One of those students, identified as Robert, was encouraged to learn that DeSantis was taking action by requesting information about the funding of university programs steeped in racial bias.
In the Dec. 24 article, Robert, a Christian law student, told The Epoch Times he’d been reported to the FBI as “an extremist” for expressing conservative views. FBI agents visited his home and questioned him for more than an hour about the claims. He never learned the name of his accuser.
“I was excited by that,” Robert said, referring to the Dec. 28 demand from DeSantis for information about programs involving DEI and CRT at Florida universities. “It’s definitely a positive development, and I think The Epoch Times brought it to light.”
A journalism student, who asked to be identified only as Mia, said she was happy to see DeSantis take CRT seriously.
“I’m glad to see they are looking into it,” she said, wondering aloud if it was in response to the news coverage.
The Stop WOKE Act, which prohibits discrimination based on “antiracism” in the classroom and at the workplace, is a start, she said. But she doesn’t think it’s being enforced.
“I think somebody described it as toothless, which I would agree with,” Mia said.
The culture on campus remains hostile to conservative students. And if anything, CRT has only worsened during her time in school, she said.
“You see it every day on campus. That kind of thing is alive and well.”
Rodrigues, the state university system chancellor, was contacted in December by The Epoch Times and asked to comment on the students’ concerns. Through a representative, he declined comment, citing the litigation, while noting that the university system has regulations ready for implementing the legislation.
William Jacobson, a conservative Cornell law professor and founder of the Legal Insurrection Foundation, said the Florida universities shouldn’t have a problem providing the financial information the governor’s office wants.
“I would simply say it’s the Sunshine State, and there should be sunshine on what these expenses are,” he told The Epoch Times.
It’s essential to understand and quantify the administrative costs of various DEI programming, he said.
“Only once you understand the scope of the issue can you start to understand whether anything needs to be done.”
University of Central Florida political science professor Aubrey Jewett laughed on Jan. 5 as he told The Epoch Times he’d coincidentally just been working on his department’s required report on the matter. He’s the assistant director of the UCF School of Politics, Security, and International Affairs. With the department head on leave, the reporting job fell to him.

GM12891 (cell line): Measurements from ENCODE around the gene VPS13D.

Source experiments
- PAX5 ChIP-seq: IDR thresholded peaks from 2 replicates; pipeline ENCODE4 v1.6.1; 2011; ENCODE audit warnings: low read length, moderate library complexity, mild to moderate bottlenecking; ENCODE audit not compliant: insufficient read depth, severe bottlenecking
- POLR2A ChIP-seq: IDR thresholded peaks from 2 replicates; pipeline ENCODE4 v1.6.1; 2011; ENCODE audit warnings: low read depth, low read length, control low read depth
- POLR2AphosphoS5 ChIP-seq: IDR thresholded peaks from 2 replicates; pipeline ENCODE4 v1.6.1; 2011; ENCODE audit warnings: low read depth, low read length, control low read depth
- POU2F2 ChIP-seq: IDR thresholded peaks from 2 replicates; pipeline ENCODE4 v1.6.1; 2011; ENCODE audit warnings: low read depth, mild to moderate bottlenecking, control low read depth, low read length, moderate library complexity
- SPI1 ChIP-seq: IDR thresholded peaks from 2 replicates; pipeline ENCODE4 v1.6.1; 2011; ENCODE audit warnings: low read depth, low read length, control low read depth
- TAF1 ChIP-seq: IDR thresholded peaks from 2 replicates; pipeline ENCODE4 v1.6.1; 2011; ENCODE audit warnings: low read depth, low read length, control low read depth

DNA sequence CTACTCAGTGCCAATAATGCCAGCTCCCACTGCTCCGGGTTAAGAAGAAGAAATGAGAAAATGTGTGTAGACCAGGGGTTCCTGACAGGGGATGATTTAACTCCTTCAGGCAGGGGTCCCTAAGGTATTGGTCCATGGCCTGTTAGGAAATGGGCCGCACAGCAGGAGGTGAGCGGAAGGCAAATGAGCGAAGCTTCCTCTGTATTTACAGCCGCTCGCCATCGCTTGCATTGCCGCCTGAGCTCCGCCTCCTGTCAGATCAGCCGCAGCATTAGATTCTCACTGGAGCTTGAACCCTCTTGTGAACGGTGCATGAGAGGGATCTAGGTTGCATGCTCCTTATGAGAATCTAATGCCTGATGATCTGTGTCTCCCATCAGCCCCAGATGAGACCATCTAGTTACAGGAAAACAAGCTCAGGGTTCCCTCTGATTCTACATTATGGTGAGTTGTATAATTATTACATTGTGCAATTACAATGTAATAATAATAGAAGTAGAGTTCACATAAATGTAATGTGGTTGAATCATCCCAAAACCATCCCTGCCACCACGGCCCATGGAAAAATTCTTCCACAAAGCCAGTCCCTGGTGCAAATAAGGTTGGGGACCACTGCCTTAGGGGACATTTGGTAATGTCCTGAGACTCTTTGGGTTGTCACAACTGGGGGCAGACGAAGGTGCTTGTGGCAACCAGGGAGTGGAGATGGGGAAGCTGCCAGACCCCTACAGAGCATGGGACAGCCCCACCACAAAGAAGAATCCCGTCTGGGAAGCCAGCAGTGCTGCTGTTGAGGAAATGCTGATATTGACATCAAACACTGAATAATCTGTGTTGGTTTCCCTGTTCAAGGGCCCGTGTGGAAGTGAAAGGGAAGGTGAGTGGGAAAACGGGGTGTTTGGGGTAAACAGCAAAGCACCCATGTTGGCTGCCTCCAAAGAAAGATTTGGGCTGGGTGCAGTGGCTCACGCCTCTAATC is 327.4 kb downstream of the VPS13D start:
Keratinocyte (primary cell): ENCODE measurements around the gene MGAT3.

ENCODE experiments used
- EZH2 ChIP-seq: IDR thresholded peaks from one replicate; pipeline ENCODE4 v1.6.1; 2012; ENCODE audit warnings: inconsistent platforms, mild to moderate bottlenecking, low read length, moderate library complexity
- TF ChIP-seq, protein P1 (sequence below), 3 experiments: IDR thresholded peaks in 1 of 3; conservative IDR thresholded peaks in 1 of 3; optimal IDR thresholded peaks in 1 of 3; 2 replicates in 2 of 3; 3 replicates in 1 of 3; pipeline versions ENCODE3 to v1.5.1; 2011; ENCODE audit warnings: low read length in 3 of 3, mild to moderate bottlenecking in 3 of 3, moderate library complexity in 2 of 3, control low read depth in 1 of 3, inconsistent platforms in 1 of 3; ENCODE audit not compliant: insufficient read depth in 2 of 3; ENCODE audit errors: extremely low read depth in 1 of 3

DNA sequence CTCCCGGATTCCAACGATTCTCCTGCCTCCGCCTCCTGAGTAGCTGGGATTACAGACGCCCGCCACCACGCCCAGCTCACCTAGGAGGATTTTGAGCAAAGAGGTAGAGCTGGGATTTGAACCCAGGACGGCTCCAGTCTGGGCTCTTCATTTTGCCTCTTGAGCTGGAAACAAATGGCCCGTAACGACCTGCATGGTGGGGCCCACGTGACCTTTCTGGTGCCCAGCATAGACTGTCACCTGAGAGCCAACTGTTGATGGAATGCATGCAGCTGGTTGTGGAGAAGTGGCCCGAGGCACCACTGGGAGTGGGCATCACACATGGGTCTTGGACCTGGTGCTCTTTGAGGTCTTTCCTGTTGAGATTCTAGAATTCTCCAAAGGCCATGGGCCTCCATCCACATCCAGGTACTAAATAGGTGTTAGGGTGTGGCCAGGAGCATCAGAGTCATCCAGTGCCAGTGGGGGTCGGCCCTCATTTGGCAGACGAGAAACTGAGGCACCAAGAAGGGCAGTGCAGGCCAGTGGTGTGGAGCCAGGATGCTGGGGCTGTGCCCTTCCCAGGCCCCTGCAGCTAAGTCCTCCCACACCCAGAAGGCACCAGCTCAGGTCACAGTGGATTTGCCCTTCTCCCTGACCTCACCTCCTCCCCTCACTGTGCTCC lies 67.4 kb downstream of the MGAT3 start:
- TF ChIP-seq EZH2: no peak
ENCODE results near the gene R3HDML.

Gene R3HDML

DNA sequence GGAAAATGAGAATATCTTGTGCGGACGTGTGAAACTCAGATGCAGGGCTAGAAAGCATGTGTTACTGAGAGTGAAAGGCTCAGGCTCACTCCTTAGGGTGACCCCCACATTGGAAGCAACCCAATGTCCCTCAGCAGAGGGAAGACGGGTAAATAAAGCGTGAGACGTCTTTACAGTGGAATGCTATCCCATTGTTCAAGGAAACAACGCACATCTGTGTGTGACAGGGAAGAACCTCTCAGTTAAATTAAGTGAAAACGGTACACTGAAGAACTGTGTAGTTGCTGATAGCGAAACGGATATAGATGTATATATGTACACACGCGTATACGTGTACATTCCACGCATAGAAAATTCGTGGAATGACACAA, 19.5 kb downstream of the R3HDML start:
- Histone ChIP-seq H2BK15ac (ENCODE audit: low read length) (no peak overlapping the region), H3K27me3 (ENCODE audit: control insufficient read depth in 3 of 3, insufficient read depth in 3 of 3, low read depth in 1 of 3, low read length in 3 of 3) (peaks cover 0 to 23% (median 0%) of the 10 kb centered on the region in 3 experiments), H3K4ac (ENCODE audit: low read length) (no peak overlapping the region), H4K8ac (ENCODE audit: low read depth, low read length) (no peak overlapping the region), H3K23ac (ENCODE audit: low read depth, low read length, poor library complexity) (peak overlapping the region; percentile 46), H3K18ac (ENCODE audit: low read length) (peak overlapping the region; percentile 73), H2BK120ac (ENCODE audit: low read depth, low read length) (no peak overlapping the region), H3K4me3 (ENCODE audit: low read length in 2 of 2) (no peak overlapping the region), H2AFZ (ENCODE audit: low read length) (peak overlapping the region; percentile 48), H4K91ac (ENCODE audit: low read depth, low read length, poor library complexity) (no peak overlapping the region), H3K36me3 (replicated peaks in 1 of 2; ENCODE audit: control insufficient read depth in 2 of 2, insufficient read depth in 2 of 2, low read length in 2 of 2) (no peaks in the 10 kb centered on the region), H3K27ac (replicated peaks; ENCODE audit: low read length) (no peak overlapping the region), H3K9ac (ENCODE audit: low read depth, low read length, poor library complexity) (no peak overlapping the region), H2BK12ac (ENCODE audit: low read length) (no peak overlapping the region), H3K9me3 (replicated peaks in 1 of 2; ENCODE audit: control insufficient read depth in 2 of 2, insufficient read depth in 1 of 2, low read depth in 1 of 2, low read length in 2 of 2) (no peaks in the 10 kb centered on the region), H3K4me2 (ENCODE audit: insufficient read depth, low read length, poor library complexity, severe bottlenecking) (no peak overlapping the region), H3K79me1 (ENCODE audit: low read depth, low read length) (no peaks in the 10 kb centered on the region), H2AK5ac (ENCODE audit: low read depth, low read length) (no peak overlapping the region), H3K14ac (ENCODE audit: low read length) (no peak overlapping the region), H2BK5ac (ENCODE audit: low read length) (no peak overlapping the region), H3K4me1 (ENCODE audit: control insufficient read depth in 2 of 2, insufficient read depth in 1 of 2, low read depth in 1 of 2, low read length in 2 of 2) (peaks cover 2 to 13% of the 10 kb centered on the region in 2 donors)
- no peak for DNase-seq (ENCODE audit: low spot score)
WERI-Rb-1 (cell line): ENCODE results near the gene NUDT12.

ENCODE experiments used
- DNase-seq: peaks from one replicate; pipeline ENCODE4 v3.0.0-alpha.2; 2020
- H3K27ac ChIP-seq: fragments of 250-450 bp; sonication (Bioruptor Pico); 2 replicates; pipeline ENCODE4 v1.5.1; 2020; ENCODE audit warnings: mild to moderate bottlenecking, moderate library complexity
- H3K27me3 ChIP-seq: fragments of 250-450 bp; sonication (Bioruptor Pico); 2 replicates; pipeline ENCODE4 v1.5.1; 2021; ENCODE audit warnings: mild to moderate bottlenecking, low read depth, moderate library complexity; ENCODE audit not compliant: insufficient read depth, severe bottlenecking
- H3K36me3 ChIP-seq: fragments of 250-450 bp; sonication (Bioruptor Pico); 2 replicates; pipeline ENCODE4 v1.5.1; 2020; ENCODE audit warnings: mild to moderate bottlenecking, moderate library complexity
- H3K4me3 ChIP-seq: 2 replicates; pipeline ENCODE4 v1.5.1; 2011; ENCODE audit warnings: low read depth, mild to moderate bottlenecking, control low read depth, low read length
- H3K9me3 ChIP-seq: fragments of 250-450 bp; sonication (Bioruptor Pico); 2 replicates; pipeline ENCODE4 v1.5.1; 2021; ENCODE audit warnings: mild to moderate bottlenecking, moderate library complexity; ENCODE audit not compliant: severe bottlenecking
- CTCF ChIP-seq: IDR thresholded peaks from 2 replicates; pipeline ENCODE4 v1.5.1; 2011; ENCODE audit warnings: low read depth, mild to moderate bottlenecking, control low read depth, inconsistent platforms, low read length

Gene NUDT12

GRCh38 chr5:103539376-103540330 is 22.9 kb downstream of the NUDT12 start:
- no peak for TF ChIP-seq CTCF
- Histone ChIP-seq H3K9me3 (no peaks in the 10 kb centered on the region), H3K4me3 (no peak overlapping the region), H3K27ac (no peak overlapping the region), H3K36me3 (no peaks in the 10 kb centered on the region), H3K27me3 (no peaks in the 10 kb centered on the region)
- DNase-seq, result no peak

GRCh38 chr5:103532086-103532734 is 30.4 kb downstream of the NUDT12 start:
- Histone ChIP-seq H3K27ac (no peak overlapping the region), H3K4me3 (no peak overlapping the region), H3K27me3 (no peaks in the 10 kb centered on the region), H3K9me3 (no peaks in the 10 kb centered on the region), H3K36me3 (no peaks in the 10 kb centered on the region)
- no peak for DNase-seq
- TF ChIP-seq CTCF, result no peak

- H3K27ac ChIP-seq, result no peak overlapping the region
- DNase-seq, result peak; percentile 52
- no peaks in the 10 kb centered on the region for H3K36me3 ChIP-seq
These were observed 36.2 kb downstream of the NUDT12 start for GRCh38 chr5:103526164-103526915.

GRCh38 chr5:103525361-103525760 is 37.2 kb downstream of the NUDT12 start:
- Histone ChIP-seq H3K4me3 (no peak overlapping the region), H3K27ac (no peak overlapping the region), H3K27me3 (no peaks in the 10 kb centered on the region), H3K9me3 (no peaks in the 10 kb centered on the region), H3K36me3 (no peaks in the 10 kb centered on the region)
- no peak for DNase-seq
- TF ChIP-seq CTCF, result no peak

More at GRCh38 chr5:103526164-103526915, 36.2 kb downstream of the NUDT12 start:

He said he had not found much CRT or DEI spending in the school. But he acknowledged that more spending might be found at the university’s administrative level, where employees work full-time or part-time on CRT or DEI.
“They have certainly pushed being more inclusive and diverse because American society has become more diverse over the last 30 years. We want to make sure all students feel welcome at UCF,” Jewett said.
DeSantis, widely seen as a presidential aspirant in 2024, is showing national leadership on the issue, Jewett said.
“My take is that frequently Gov. DeSantis has been a leader in this area. What he does finds itself repeated in other states. He’s not always the first to do something. But he’s gotten a national reputation. And even if he’s not the first, he gets a lot of attention. He has a knack for getting that media attention, and he’s sometimes clever framing an issue.”
On how it might affect a presidential race if DeSantis runs, Jewett said, “He’s reinforcing his image as a conservative fighter. He’s somebody who’s not just talking about things they don’t like, but actually trying to do something about them. That has endeared him to many conservatives; not only in Florida, but across the country.”
DeSantis raised over $200 million in the last election cycle.
Whether DeSantis will seek the Republican nomination is one of the biggest political questions of the next presidential election cycle. Former President Donald Trump has already declared his candidacy. But polls show DeSantis to be a clear favorite after Trump, Jewett said, and in some polls even leading Trump.
Addressing the issue of CRT and DEI in the budget can be effective, Jewett said.
One of his academic mentors used to say that “the budget of any organization is the most important public policy document you can have,” Jewett recalled. “It’s where you put dollar amounts to your goals and your values.”
Financial reports may not uncover all CRT and DEI efforts on Florida campuses, such as how much time professors devote to promoting those viewpoints in the classroom, how aggressively they do it, or how much they grade students on it, Jewett said.
But the budgetary inquiry surely will have an impact, he said. Universities know they’re being examined and that their funding might be impacted.